Wasserman Schultz burned by WaPo ‘fact-checker’ for bogus defense of birth control mandate

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Brendan Bordelon Contributor
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Democratic National Committee chairwoman Debbie Wasserman Schultz found herself the target of a Washington Post “Fact Checker” column after the Florida congresswoman attacked Hobby Lobby’s Obamacare court challenge by claiming 60 percent of women use birth control for something other than, well, controlling birth.

Last week, the Supreme Court began hearing arguments for the Hobby Lobby case. The craft company’s owners are suing the Obama administration over the health-care law’s birth control mandate, which requires them to provide employee coverage of abortifacients that violate their religious beliefs.

Most Democrats came out hard against Hobby Lobby and its supporters, but none harder than Ms. Wasserman Schultz, who led a media blitz last week blasting the owners and touting the importance of free birth control for women.

“When 99 percent of women used birth control in their lifetime and 60 percent use it for something other than family planning, it’s outrageous and I think the Supreme Court will suggest that their case is ridiculous,” she said while on MSNBC’s “The Ed Show” last Tuesday.

Her declaration of birth control’s centrality to womanhood is a bit of a stretch. So much so, in fact, that even The Washington Post felt compelled to call the congresswoman out.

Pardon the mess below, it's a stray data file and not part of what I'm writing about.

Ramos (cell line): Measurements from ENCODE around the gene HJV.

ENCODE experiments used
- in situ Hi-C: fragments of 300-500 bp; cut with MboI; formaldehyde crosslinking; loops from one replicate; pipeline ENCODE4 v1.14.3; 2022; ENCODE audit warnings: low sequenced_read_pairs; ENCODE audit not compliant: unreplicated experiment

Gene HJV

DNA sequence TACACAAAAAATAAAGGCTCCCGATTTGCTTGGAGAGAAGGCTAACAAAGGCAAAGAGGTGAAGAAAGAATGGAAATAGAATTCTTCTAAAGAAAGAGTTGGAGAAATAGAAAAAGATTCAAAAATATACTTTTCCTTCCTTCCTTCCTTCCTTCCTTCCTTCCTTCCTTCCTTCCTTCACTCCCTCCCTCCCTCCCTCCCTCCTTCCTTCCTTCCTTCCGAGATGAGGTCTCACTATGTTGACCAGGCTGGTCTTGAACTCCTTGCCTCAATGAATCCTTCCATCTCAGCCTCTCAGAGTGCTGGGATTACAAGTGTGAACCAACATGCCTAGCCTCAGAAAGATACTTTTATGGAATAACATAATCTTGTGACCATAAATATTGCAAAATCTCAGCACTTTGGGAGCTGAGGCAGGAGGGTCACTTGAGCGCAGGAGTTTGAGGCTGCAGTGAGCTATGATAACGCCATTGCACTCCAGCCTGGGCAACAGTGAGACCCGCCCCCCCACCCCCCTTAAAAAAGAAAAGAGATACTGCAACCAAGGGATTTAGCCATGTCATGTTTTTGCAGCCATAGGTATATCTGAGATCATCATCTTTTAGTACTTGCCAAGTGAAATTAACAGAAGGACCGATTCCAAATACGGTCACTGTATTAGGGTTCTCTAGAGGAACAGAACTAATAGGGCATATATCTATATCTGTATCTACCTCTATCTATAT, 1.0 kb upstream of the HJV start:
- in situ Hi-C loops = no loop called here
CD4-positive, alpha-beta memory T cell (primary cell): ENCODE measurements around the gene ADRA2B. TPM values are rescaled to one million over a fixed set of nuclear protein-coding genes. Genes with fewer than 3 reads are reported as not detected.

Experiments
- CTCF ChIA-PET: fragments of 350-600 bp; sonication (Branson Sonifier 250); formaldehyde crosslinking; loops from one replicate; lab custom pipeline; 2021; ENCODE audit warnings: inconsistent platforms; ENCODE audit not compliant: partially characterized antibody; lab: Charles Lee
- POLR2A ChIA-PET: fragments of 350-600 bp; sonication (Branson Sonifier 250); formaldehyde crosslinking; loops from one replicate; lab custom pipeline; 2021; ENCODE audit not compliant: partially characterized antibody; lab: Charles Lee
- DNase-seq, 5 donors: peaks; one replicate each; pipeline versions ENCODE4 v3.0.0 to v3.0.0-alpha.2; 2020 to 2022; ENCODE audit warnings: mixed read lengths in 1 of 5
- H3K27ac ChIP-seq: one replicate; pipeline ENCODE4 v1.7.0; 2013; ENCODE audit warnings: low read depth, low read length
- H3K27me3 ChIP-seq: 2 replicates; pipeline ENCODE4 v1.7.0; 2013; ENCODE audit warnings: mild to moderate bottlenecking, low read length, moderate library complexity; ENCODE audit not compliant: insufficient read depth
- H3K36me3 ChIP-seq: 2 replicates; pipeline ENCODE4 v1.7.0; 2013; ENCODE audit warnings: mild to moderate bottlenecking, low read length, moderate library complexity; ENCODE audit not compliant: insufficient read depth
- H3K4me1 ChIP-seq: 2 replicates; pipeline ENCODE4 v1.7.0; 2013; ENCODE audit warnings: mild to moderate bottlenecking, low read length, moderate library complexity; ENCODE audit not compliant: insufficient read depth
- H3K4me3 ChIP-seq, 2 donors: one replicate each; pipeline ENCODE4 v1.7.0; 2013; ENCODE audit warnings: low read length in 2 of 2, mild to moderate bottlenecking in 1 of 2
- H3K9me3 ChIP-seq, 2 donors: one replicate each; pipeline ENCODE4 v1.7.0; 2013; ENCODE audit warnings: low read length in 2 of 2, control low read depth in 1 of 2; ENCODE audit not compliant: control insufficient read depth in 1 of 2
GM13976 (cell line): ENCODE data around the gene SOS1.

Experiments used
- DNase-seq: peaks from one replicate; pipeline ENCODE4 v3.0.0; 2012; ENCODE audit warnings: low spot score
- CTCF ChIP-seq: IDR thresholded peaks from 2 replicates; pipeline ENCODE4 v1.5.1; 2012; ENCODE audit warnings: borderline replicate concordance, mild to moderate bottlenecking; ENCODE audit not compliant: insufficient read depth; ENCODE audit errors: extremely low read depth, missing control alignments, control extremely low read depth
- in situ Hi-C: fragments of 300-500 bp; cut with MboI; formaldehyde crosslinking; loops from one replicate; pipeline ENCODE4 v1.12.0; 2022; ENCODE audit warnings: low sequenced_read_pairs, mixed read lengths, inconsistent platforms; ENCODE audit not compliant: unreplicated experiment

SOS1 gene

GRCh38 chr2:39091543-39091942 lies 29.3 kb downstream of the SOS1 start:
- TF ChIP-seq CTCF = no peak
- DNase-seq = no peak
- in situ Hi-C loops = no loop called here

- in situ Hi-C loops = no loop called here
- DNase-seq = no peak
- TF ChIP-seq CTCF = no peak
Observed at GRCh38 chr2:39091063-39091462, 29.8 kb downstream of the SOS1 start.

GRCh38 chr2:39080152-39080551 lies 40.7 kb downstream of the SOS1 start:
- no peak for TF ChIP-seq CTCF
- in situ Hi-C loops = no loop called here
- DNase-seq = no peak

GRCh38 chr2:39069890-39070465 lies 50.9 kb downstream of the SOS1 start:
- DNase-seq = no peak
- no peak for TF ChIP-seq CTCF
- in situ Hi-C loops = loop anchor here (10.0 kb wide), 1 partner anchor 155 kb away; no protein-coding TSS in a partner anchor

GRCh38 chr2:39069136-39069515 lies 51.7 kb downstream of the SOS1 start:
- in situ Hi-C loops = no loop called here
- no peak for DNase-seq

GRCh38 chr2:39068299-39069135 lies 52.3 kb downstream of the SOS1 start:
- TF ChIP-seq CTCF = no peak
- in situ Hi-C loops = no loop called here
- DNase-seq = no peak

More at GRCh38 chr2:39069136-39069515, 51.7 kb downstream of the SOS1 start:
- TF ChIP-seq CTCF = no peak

In an article titled “Do 60 percent of women use ‘birth control’ for something other than family planning?’ the Post’s Glenn Kessler found that no, they do not.

That 60 percent comes from a report penned by the Guttmacher Institute, a nonprofit that began as an arm of the abortion-loving Planned Parenthood organization. The report notes that “more than half of pill users, 58 percent, rely on the method at least in part for purposes other than pregnancy prevention” — listing off ailments like menstrual cramps and acne that are relieved by the pill’s use. But no big deal; 58 percent is close to 60, right?

The key clause here is “at least in part.” The report also has a number for women who use birth control pills ONLY for non-reproductive reasons. That number is just 14 percent — not exactly close to 60.

Even worse, Hobby Lobby’s owners have claimed they don’t have a problem with birth control pills, only other medication that could be used to induce abortions. So why is Wasserman Schultz attacking them with fake statistics on a pill they’re willing to supply to their employees?

Kessler asked DNC spokeswoman Rebecca Chalif those questions. She claimed the congresswoman didn’t mean to imply that 60 percent of women use birth control for non-contraceptive reasons.

Chalif explained away the disparity between birth control pills and the actual medicines under fire in the case this way: “Yes, that report is about birth control pills,” Chalif said. “But I don’t see that as a non sequitur.”

Kessler was unconvinced, slapping Wasserman Schultz with the dreaded two Pinocchios.

“Wasserman Schultz used numbers from well-documented studies but without the right context,” he wrote. “In particular, the claim that 60 percent of women use ‘birth control’ for something other than family planning is overstated, as the more correct figure is 14 percent — and the pill is used by less than one-third of sexually active women.”

This marks something of a pattern for Democratic congresswomen defending Obamacare’s birth control mandate. In 2012, House Minority Leader Nancy Pelosi used the exact same study to claim that 98 percent of Catholic women use contraception for family planning. That number turned out to be Catholic women who had EVER used “effective” birth control; the number of women who used it regularly was 68 percent.

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